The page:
Why building our own homes could solve the UK’s housing crisis

Self-commissioned housing is more than a distracting hobby for the well-to-do middle classes. 

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For potential house buyers, the chief focus in Rishi Sunak’s Budget last week may have been the extension of the Stamp Duty holiday or the 95 per cent Mortgage Guarantee Scheme – but something more interesting is happening behind the scenes that could make a difference to our entrenched housing model.   

According to research by the Home Builders’ Federation, a trade body, only 33 per cent of home buyers would consider buying a house from one of the volume housebuilders. Yet people who want to build their own homes face a system heavily stacked against them: no ready access to land or finance, and the hostility of some planning authorities, who prefer dealing with a small number of large, national housebuilders. When it comes to large-scale development, just 2 per cent of the public trust developers and only 7 per cent of the public trust local councils.     

But buried deep in the December 2020 spending review was an additional £100m to support the release of public sector land, which will include a “significant portion” for serviced plots for self and custom-builders. For Housing Secretary Robert Jenrick, it is a chance to showcase some high-quality exemplars where homebuyers get to influence the design of their own home.

This may seem insignificant given the size of the nation’s housing problem. But it would be quite wrong to see self-commissioned housing as merely a distracting hobby for the well-to-do middle classes. If it is done at scale, providing serviced plots of public sector land – where the difficult parts such as electricity, gas, broadband, fresh water and sewage are already taken care of – could cut the cost to £20,000 per plot. And the serviced plot approach is tenure-blind. It has been used successfully in Germany and the Netherlands for affordable rent schemes, co-housing, community land trusts and mutual housing co-operatives, as well as for private purchase, while there are also more than 400 community land trusts in operation in England and Wales.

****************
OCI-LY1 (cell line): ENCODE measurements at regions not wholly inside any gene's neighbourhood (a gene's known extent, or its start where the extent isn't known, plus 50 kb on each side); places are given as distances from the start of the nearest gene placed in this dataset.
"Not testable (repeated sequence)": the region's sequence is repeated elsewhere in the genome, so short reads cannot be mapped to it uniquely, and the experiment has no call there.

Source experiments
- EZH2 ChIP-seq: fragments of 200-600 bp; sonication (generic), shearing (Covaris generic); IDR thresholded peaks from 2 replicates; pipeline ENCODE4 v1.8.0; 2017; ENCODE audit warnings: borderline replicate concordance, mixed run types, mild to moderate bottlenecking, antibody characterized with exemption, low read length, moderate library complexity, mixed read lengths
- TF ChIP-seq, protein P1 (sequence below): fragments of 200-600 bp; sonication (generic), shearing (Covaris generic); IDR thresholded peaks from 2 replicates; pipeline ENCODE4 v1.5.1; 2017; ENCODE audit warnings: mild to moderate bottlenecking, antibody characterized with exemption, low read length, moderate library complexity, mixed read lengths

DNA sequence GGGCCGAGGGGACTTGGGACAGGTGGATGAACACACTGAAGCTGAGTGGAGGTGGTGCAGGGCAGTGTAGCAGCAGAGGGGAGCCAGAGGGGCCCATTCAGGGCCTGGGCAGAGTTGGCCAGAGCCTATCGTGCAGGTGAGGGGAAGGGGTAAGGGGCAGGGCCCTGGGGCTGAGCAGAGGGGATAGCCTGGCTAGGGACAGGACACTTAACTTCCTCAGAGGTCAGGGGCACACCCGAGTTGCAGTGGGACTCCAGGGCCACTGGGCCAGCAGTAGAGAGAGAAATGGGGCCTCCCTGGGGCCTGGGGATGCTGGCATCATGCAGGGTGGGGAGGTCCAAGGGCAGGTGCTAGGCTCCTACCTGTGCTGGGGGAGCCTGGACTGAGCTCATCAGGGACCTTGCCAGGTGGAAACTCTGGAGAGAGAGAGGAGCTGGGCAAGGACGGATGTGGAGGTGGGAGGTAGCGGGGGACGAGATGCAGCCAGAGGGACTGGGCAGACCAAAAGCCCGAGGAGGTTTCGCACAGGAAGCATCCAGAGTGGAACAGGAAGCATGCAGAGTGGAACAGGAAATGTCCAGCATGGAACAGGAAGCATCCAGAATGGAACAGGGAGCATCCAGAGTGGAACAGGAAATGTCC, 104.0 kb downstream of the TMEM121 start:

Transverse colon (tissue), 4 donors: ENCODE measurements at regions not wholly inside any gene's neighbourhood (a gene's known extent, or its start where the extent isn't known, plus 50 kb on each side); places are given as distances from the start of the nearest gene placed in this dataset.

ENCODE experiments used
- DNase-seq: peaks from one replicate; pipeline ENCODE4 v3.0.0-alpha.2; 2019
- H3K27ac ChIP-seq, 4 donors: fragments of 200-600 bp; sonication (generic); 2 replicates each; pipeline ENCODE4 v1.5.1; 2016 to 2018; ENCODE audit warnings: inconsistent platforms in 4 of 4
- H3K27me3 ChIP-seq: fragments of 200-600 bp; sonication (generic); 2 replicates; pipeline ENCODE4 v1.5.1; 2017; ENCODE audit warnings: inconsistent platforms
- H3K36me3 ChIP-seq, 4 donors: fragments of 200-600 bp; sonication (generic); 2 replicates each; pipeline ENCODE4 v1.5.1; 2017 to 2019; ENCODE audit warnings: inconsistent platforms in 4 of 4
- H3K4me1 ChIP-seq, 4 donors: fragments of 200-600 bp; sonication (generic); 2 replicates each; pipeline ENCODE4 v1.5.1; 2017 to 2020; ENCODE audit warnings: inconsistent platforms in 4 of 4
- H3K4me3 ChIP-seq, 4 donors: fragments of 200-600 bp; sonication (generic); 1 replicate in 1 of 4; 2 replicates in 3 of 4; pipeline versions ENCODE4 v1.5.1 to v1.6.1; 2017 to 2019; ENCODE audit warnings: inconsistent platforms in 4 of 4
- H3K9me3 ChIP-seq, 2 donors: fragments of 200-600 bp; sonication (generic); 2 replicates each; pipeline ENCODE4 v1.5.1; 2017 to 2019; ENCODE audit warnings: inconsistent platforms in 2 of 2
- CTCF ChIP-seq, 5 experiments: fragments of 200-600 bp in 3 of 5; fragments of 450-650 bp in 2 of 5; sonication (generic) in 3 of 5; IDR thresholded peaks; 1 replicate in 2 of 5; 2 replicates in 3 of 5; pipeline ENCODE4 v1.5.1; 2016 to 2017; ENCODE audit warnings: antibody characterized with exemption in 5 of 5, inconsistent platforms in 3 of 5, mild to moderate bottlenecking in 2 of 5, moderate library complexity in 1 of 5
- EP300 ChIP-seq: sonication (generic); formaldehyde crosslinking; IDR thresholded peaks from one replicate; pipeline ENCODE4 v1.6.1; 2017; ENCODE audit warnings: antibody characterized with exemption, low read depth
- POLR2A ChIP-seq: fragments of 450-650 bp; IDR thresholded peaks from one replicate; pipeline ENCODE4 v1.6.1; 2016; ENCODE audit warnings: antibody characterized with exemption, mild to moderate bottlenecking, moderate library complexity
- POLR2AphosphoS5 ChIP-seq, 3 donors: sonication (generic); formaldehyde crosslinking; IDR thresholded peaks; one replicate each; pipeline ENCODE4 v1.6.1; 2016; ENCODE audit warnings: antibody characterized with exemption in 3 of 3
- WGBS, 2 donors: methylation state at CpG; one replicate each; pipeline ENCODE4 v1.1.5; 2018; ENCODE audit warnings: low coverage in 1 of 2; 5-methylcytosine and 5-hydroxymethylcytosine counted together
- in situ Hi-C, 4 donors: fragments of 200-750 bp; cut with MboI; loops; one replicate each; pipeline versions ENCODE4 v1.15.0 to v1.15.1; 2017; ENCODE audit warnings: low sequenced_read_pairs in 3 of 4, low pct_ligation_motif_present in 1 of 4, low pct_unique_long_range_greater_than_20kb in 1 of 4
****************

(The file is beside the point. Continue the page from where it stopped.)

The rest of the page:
In the UK, the cliché of self-builders is older cash-rich retirees looking to create their forever home, but increasingly it’s the younger generation struggling to afford a home at all who are looking in this direction. They are driven both by the chance to have more say in the home they really want and by the affordability benefits. Research by Nationwide Building Society indicates that 61 per cent of people would like to build or commission a house to their own design at some point in their lives, while among those actively looking at getting on the property ladder the figure is 83 per cent, with the same statistic repeated for 18 to 24-year-olds. For the cohort of 18 to 34-year-old homeowners the figure is 80 per cent.     

Since the passage of the Self-build and Custom Housebuilding Act 2015 (full disclosure: the law started as my Private Member’s Bill), I’ve spent considerable time looking at housing schemes across Europe, where this approach is considered normal, across a wide range of tenures.     

Homeless single mothers in Berlin got together with the co-operation of the local authority and commissioned a block of flats that they now rent at an affordable rate. In France, rural mayors routinely provide serviced plots of land to encourage families to stay locally. In the Netherlands, the town of Delft has used self-build to transform its approach to urban planning, with the explicit aim of becoming a more attractive destination for the industries of the future and the people who will work in them.   

Meanwhile Amsterdam offers access to serviced plots of land to people on its statutory housing needs register, with readily available finance packages. People can buy the land for £30,000 and build a decent house for just over £100,000 – and if they can’t afford to buy the land, they can rent it at a low rate and elect to buy later. 

Evidence from across the world shows that self-commissioning of homes is the norm for homes of all types and tenures. It is used to deliver high-rise developments, terraces, squares and floating homes, as well as detached houses. Self-builders renovate and convert existing buildings. They deliver affordable housing, including both affordable home ownership and affordable rent. Self-build is used by community groups and by mutual housing co-operatives. Homes are built within frameworks that can balance consumer choices with wider community needs. These are homes that can look the same on the outside but be very different on the inside, in terms of design and use of space. Self-build homes range from ultra-modern methods of construction built in high-tech off-site factories through to bespoke artisan homes constructed by local craftsmen.     

This is not the stuff of Grand Designs – there are now custom-build packagers who help people deliver projects on budget and on time. And there is a small but quite mature self and custom-build mortgage market, with a default rate lower than for conventional mortgages.  

But the potential scope is grand indeed. Self and custom-build has touched the skills agenda, social cohesion, help for disabled people, veterans, and even the successful management of re-offending. Most of all, it makes more people want more new homes to be built.     

As the architect Rod Hackney observed: “It is a dangerous thing to underestimate human potential and the energy which can be generated when people are given the opportunity to help themselves.”   

Richard Bacon is MP for South Norfolk and Right to Build Task Force Ambassador. 

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